When we got home, I was able to call David, who arrived in Berlin without incident (or, sadly, an upgrade). I realized speaking to him how torn I am—so eager to join him in Paris yet so enjoying my time here. And everyone’s prediction is true—with no work worries, I have just totally relaxed. I must say that I do think the expat joke is true—all the men pray every night to come back as expat wives after they die. While I know that there are many trials and tribulations for Lisa and her peers (learning how to go grocery shopping in a strange culture, being far away from family, etc.), I’m definitely going to tell David that his company needs to open an office here. Or perhaps SS+K wants to help build some of Moscow’s odd native brands into global superpowers. If anyone wants to send me here—to be a high-paid executive or a well-read house husband—I’m game.

So I’m trailing off, but today was the Big Kremlin Trip. We were all honestly a bit worried about the logistics on this one—it’s not that I can’t walk, it’s just that the effort of staying on my feet with a world of icy flagstones below is both physically and mentally exhausting. (Actually, it’s the 300-year-old footpath that gently slopes down toward the main entrance to too many buildings that is the real trouble.) Anyway, Lisa and I met our tour guide at 10 and figured out that it would be better not to walk the half-mile to the Kremlin gates—Pavel to the rescue again. We caught up with our guide—and an uncharacteristically dour Canadian family—at the gates after 10 minutes in a cold wind off the Moskva River warding off sketchy types intent on selling me a Red Army hat (which I really sort of wanted, just not that second). The outdoor sections of the tour were cold and treacherous (relatively speaking—the 4 degree Celsius weather was actually pretty good on both counts) but beautiful; I know we all know this by now but the Kremlin so does not look the part it was cast during the Cold War. The restored (and reconsecrated) cathedrals were really moving, particularly the Cathedral of the Domition of Mary with its lovingly restored frescoes and towering iconostasis. The Armory, too, was almost too much to take in—the Cindarella carriages, Catherine the Great’s wasp-waisted gowns, and centuries’ worth of mindbendingly ornate decorative arts given to the ruling family by European powers. We were especially taken by the 16th-17th century English gilt silverware—the world’s finest collection, as London’s lot was smelted by Cromwell and company to make coins—and by Boris Gudonov’s chain mail suit, whose every ring is inscribed “If God be with us, who can be against us.” (The answer, of course, was “some scheming scumbag in your family who wants your throne,” as it ws the answer for half of Russian history.) Oh, yeah, and the Sevres collection that Napoleon sent over just before he laid waste to half of the Russian Empire. (If you ever forget what a bastard that Napoleon was, visit Moscow.)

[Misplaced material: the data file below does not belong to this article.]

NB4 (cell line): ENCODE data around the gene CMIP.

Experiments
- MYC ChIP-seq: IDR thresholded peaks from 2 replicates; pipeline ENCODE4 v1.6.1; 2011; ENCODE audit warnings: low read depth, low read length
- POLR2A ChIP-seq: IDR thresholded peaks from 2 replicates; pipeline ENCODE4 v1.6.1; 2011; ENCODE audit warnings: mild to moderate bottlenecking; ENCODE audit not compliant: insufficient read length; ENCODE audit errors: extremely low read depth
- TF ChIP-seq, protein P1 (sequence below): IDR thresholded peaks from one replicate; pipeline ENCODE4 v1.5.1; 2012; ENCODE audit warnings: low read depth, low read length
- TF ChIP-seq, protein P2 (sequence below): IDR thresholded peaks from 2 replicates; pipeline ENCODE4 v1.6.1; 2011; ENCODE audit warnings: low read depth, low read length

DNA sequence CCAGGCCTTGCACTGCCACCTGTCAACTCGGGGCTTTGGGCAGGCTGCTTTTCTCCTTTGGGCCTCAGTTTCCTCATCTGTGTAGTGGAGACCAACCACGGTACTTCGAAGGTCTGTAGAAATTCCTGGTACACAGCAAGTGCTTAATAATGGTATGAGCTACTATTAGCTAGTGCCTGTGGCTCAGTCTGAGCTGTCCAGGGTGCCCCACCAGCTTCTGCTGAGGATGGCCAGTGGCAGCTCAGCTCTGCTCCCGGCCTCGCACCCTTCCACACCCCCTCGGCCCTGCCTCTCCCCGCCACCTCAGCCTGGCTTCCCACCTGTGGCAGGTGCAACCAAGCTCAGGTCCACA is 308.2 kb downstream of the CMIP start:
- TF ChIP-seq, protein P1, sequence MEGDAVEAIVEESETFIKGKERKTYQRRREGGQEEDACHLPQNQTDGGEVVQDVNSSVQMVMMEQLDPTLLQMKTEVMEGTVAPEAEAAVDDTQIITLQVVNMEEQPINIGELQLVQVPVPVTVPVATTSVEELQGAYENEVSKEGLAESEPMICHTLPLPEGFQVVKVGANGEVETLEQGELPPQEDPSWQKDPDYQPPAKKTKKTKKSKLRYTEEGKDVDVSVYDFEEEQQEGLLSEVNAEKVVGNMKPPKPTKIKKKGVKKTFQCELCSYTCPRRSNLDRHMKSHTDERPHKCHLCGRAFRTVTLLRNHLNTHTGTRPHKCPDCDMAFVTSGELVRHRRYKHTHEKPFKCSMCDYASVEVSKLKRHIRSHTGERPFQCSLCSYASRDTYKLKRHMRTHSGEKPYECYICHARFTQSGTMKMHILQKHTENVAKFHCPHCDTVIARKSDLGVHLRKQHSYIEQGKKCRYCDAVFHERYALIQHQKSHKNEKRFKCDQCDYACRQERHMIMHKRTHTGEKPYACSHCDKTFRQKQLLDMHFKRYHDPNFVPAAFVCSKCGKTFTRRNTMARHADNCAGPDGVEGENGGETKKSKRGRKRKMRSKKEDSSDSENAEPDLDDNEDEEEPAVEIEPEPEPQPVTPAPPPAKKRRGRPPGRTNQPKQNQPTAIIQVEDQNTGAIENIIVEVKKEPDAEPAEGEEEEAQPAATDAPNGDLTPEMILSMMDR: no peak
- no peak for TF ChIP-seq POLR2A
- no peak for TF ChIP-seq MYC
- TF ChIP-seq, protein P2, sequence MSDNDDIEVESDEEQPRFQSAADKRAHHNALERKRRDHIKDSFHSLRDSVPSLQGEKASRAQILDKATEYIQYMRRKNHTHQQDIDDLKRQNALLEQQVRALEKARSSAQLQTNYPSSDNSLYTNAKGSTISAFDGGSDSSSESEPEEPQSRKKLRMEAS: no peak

We continued the week’s Bulgakov theme by dining at the very same Café Margarita mentioned in the book, right at Patriarch’s Pond. Our waitress really couldn’t have cared whether we lived or died, but lunch was great and we were starving. After lunch, we ended our sightseeing today (Wednesday) with a brief stop at the Museum of the Revolution—or more precisely, its dingy but rewarding gift shop, where Lisa and I scored huge with Russian Propaganda posters. I think I took care of pretty much everyone on my list—so if you don’t like Soviet Realism, please email me immediately and I’ll get you a miniature Eiffel Tower in Paris.

Once home, I iced my knee and took a nap (the first of my visit). When Rick got home from a fairly shitty day at the office, we all went to Maharaja, the Indian restaurant where everybody knows his name (it was his favorite standby while Lisa was back in the States this Fall). Yum—and everyone spoke English. (I must say, despite my fears of using “nous” instead of “on” and generally embarrassing myself in front of M. David Francophone Smith, my return to the Roman alphabet and a language I’ve had more than a day’s study of will be only too welcome.) Back safely in our perch above Zkukovsgogo Ulitsa, we watched another episode of Six Feet Under, almost catching me up to where I became a regular viewer.

So… Tomorrow the Tretiakov Galleries (both old and new) and who knows what else.